What Not to Do When in a Conversation With Someone Who Stutters

I’ve become somewhat proficient at observing facial expressions and body movements during a conversation. I can read faces, and I don’t even need to play a game of poker to do so.

All I need to do is let a stutter slip from between my lips and I can see the full reveal before the last word is even spoken.

Living with a stutter means I have to be even more conscious of the world around me. I have to know the ebbs and flow of a conversation and understand how a conversation works and how it’s supposed to sound. Sometimes, I feel like I’ve turned into a maestro — able to observe and at times conduct the sounds around me. The words are the instruments that create melodies and harmonies that balance one another until the curtain is drawn and the conversation ends.

Growing up, I never really used to tune into the body movements of those around me. But after a while, I noticed a certain trend happening where whenever I stuttered, someone would shift uncomfortably or look away. I’m not oblivious to these occurrences. If anything, I’m even more painfully aware of this happening even when I’m struggling to get the word out.

I’ve seen every physical manifestation of irritation appear in front of me — from people rolling their eyes and tapping their feet, to crossing their arms and looking off in the distance, to exhaling loudly or just starting a new conversation right over what I was trying to say.

I remember acquaintances and people I didn’t know laugh or mimic what I had failed to say. I remember standing in front of a classroom in high school and giving a presentation, but whenever I fumbled over a word there was no escape. It was just 30 pairs of eyes staring straight ahead, and sometimes I’d hear a muffled laugh from the back of the classroom.

In a conversation — any conversation — I’ve had to stop and slow my speech or even re-evaluate the supposed importance of what I was saying based on the body movements of those around me. If they adjusted a strap on their backpack, did it mean they wanted me to hurry up with what I was saying, or was the strap just uncomfortable? If they stared at something in the distance, were they still interested in my words, or more concerned with what I couldn’t see behind me?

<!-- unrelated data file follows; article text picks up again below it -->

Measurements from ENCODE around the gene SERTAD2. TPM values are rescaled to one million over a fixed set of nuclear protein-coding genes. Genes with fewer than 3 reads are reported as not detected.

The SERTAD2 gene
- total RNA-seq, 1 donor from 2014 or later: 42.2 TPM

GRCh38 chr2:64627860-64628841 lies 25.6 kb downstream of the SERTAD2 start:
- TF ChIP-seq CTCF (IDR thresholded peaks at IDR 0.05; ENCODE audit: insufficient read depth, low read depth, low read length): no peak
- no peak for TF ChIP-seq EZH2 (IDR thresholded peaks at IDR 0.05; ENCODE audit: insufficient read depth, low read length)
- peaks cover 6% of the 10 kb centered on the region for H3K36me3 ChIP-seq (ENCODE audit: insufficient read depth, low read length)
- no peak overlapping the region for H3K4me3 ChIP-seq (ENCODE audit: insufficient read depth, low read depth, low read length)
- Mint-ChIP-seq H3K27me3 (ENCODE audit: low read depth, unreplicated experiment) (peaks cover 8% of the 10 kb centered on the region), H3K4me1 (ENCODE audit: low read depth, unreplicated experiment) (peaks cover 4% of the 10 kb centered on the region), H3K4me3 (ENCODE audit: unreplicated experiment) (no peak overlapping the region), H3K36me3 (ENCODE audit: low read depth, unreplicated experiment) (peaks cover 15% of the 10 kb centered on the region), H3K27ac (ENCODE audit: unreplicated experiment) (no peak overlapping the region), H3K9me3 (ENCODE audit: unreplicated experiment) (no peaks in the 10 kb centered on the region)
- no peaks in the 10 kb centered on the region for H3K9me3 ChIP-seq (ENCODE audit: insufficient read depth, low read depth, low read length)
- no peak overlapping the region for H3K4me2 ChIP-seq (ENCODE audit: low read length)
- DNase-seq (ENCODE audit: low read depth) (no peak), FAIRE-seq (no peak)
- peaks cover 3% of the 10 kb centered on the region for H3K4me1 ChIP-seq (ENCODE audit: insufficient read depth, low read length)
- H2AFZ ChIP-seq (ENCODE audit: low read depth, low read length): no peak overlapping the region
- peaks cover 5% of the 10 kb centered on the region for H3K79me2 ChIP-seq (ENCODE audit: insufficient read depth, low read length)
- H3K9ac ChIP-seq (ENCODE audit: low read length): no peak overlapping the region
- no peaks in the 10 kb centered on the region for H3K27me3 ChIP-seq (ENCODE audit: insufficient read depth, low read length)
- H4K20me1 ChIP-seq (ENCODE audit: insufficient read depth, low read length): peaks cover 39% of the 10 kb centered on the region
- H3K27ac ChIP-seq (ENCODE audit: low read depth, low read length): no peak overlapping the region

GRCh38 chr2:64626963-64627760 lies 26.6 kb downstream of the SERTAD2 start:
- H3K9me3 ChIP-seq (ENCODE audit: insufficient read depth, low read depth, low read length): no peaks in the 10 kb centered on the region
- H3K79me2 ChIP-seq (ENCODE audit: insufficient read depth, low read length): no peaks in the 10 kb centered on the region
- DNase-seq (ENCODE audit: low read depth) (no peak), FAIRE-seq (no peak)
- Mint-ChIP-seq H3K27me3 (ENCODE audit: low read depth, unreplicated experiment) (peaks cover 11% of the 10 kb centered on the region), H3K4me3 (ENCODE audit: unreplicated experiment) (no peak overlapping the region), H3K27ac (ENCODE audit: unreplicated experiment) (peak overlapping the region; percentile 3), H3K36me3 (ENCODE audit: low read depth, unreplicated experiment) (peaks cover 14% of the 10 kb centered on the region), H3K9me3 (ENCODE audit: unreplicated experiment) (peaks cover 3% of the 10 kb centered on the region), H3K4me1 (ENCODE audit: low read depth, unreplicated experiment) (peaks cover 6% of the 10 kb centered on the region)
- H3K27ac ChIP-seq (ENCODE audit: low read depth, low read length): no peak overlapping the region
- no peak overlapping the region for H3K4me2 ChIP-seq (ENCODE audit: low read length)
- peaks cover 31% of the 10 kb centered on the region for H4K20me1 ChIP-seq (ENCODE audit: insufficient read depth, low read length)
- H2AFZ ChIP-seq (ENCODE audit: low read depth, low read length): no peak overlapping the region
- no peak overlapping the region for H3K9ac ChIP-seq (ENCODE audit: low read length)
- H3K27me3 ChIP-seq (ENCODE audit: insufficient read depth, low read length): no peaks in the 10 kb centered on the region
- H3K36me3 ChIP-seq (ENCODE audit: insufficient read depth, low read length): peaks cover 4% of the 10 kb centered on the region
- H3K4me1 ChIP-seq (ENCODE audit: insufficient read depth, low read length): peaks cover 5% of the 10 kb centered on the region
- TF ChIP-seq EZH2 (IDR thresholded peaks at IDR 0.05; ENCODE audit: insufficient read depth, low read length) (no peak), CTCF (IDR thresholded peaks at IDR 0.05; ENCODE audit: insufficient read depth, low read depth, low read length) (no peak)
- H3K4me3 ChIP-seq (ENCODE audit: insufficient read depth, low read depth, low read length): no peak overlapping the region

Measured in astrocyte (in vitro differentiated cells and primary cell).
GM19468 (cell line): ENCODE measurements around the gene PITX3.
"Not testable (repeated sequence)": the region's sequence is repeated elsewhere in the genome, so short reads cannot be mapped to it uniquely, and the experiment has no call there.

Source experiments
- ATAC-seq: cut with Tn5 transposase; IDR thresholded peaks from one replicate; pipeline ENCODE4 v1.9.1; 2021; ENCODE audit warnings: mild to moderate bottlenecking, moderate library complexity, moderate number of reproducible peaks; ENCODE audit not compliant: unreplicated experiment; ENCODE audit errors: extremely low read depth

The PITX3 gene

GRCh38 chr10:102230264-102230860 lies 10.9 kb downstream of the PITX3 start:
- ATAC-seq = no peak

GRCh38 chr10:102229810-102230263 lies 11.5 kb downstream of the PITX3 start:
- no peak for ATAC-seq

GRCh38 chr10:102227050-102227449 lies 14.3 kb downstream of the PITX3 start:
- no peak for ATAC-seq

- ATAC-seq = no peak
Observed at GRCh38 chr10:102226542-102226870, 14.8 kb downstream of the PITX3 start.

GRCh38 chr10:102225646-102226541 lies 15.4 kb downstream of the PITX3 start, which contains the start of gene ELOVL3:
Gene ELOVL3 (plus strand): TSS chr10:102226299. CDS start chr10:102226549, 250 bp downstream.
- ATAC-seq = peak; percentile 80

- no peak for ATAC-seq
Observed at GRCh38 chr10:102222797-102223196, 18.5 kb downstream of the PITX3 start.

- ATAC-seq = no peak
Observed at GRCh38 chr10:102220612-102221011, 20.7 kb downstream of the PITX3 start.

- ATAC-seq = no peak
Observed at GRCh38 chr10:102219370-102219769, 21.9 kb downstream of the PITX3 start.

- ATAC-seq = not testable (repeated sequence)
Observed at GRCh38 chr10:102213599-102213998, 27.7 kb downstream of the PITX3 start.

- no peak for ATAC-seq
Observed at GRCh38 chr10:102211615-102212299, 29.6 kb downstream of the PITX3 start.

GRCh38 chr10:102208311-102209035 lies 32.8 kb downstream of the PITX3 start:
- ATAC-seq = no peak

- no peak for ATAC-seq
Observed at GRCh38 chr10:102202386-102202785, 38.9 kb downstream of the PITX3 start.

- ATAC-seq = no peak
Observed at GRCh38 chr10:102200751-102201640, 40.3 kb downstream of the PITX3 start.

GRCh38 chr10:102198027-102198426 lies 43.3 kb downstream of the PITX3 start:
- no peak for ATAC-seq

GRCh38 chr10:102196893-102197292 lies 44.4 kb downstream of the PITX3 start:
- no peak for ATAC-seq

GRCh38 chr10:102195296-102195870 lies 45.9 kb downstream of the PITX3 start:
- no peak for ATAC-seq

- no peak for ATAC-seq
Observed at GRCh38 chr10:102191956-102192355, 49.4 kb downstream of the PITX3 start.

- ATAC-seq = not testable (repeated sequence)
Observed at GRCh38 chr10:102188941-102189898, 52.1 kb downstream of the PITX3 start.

For me, it’s interesting to note when people don’t care or can’t feign interest in something I say. After years of living with a stutter, I can now tell the difference between when someone is uncomfortable and someone who is uncaring. In a way, it’s nice having a stutter because when it appears I can tell who actually wants to listen to what I have to say and who couldn’t care less.

The most important thing to do when listening to a person who stutters is to act natural. Don’t make fun of the person who stuttered. Don’t laugh. Don’t try to mimic the person. Don’t say anything about learning how to talk. Don’t share a look with someone else — as if the stutter is some kind of inside joke. Don’t roll your eyes, or sigh, or look pointedly at a watch or a phone or some other time-telling device.

The people who do these things don’t realize that people who stutter have seen it all and they see right through it.

But there’s a flip side to all of this. I now see encouraging movements and expressions that counteract the negative ones that I’ve experienced.

The most encouraging thing is that I can tell when someone honestly wants to know what I have to say. They don’t sigh in exasperation, or check their watch, or look over my head at something in the distance. They don’t have to say anything. They wait patiently, or give a nod of encouragement, or smile with me if I somehow get out the punch line of a joke I had been trying to get through.

What I appreciate most of all is that they treat me like a normal person — as if the stutter never existed.

As if I can talk like everyone else, even when I don’t.

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Source: Huffington Post Women

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